Kathmandu, Jan. 6: “Lunches seem to be getting more expensive by the day,” said Deepa Chitrakar, a teller at a bank in New Road.“Rs. 180 for a bowl of veg Momo, Rs. 230 for a plate of chow mein, over Rs. 300 for fried rice with a side of spinach,” she listed the price of various food items. “It’s outrageous.”
But, maybe these prices are to be expected in restaurants at New Road – one of the chief commercial hubs of Kathmandu.
But not in a roadside teashop in an alley in Lalitpur’s core city though where Kul Tamang, a porter, happened to have dinner on Tuesday. “I was charged Rs. 375 for a plate of rice, peas, gravy and pickled cucumbers. That is half a day’s earnings for me,” he bewailed.
How about at Bhaktapur Durbar Square? “A cup of tea cost me Rs. 80!” complained tour guide Kramas Shrestha. Was it fancy tea? “No, just plain red tea with a little pepper sprinkled on top,” he claimed.
If social media posts by angry diners are anything to go by, prices of different fast food items, served at restaurants and cafes, appear to have risen steeply in recent years, something the eatery owners The Rising Nepal talked to confirmed.
They admitted that their menu had become dearer, especially after the restrictions related to COVID-19 pandemic were lifted last year, but defended that it was because the prices of raw materials had increased.
“We are also paying an arm and a leg for the ingredients of our dishes,” Hera Dyaula, who runs a food stall at Tibukche, Bhaktapur said. “Everything from green vegetables to meat is expensive. We are also a victim of inflation,” she sought to explain.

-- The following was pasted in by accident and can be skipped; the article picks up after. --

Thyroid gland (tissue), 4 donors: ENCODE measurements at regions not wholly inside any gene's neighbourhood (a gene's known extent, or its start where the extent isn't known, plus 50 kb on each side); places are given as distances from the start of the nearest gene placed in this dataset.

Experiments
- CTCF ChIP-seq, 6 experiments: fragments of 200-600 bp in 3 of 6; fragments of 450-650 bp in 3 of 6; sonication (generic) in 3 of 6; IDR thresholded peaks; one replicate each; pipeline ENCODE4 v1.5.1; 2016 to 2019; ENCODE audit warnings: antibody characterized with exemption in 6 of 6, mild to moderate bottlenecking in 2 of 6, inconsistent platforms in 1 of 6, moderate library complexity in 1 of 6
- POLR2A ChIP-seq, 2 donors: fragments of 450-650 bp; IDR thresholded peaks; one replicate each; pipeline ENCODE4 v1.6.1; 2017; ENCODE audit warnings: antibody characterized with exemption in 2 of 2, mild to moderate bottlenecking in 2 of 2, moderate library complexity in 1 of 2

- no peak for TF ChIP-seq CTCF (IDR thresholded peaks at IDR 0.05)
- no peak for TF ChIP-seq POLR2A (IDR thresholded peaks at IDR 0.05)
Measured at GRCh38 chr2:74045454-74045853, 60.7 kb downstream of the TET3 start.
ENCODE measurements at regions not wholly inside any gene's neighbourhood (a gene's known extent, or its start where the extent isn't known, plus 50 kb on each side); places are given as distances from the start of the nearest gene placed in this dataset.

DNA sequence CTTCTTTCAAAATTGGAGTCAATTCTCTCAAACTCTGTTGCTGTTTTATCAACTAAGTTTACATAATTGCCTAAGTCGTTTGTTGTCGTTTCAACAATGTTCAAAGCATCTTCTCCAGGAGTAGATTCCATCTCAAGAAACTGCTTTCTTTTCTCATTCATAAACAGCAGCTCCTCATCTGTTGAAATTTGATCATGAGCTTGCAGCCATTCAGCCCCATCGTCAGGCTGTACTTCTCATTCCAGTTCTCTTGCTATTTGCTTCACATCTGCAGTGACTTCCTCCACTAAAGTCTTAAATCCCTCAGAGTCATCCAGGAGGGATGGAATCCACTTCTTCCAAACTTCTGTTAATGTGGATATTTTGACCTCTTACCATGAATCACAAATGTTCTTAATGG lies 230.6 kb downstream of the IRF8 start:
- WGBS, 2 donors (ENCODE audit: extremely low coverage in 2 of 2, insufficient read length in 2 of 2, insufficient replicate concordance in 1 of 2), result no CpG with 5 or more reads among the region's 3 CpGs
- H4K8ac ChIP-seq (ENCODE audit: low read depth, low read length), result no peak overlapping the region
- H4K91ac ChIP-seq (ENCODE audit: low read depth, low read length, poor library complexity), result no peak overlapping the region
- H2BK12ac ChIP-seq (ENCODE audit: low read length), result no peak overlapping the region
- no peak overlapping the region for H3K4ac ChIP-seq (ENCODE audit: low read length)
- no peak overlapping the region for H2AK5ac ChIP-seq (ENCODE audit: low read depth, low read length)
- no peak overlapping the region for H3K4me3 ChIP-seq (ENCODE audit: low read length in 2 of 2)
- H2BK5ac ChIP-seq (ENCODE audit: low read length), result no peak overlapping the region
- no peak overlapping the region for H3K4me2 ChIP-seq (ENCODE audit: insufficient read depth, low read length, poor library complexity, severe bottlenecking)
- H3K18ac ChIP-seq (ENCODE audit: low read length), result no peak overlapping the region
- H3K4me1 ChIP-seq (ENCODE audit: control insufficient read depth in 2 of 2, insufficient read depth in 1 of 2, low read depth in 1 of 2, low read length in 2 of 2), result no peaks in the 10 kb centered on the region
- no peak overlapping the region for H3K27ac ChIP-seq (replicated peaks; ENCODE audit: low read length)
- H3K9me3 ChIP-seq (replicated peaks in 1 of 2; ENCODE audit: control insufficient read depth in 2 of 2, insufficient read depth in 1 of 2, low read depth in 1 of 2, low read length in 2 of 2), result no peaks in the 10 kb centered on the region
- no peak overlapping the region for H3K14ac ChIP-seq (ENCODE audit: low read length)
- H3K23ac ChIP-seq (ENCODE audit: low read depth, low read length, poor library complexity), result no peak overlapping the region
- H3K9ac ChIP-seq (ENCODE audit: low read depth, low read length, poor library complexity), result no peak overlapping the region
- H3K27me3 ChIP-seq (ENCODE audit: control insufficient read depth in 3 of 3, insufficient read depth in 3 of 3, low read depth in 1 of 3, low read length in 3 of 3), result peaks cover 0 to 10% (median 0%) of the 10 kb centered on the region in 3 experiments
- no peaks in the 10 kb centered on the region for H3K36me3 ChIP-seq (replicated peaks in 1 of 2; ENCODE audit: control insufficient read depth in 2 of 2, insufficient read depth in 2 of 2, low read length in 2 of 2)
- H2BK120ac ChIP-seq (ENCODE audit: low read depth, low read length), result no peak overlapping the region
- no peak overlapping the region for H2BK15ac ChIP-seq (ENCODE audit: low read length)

“People also need to realise they are paying for the experience,” Umesh Dewan, a business consultant, said.
Dewan is a former restaurant owner who now advises others in the food business on best practices and he urged customers to understand that the prices they paid included the atmosphere and services.
“You would not eat at a place that did not have comfortable seats, had rude servers or that did not keep clean, no matter how good the food tasted,” he reminded. “Maintaining an ambience requires investment – investment restaurant businesses have to recuperate.”
But, Dewan had a caveat. Bistros including the price of services in their food should not charge additional service charge. The Kathmandu District Court also ruled in September 2022 that restaurants, hotels and resorts could not add 13 per cent VAT and 10 per cent service charge to their bills.
This daily also tried reaching out to Araniko Rajbhandari, president of Restaurant and Bar Association Nepal, for comment but he was unavailable.